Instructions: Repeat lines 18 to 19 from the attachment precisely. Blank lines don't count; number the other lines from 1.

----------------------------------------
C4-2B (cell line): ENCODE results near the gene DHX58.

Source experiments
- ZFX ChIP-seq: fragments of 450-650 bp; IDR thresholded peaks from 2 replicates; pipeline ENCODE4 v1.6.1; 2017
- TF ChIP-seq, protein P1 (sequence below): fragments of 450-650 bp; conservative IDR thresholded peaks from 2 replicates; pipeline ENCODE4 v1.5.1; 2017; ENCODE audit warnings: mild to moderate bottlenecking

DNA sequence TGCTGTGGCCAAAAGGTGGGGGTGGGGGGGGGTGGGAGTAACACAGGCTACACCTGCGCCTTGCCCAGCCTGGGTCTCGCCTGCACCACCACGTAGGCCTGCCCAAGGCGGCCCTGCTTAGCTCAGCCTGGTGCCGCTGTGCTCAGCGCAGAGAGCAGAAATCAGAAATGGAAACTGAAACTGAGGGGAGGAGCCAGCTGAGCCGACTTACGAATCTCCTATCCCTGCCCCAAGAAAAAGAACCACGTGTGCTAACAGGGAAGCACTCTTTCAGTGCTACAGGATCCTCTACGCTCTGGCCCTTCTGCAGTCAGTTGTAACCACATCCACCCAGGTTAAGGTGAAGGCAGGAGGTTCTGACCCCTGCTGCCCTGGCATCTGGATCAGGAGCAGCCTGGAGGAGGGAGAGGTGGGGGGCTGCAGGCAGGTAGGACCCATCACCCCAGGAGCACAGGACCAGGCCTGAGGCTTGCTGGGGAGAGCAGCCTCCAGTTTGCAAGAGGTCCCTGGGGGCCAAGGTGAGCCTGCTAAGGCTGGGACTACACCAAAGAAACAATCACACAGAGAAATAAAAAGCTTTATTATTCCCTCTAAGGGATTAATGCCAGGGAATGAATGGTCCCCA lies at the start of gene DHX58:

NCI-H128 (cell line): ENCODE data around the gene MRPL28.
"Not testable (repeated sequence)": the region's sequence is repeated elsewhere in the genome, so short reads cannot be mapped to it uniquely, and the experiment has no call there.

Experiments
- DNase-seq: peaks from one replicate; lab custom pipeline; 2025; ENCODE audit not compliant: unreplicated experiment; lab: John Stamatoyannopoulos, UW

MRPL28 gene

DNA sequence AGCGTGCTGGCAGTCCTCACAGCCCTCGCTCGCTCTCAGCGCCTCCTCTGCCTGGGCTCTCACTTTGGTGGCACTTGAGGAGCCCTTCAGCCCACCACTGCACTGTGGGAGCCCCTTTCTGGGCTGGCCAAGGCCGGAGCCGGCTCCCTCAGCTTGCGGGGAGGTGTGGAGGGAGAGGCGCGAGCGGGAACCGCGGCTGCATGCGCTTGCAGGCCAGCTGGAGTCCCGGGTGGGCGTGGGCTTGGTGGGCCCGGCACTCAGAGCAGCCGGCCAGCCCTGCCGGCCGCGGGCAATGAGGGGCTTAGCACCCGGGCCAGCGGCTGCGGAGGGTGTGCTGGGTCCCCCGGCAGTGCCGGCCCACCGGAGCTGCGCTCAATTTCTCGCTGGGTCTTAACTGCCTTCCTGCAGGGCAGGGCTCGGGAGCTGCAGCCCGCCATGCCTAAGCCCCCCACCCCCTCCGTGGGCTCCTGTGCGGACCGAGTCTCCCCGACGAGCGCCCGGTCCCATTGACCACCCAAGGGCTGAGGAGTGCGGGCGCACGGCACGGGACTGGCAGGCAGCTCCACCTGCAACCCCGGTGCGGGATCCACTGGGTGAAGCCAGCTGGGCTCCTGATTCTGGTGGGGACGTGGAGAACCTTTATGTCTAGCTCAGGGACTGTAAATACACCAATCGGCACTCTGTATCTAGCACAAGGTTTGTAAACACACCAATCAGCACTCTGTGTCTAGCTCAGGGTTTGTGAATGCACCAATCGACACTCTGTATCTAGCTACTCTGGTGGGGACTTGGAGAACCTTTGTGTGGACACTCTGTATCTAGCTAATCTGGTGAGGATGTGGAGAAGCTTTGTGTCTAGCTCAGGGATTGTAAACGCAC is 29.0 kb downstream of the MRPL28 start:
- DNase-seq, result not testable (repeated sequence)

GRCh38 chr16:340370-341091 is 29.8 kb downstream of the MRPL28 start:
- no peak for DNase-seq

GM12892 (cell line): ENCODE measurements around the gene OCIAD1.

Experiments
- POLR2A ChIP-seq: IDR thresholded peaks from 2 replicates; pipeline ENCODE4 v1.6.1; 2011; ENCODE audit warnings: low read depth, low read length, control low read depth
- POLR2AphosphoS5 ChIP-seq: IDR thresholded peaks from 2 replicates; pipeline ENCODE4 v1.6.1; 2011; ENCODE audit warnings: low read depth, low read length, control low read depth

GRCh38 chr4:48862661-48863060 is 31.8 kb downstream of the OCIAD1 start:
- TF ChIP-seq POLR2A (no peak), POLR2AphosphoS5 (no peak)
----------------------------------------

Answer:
- POLR2AphosphoS5 ChIP-seq: IDR thresholded peaks from 2 replicates; pipeline ENCODE4 v1.6.1; 2011; ENCODE audit warnings: low read depth, low read length, control low read depth

GRCh38 chr4:48862661-48863060 is 31.8 kb downstream of the OCIAD1 start: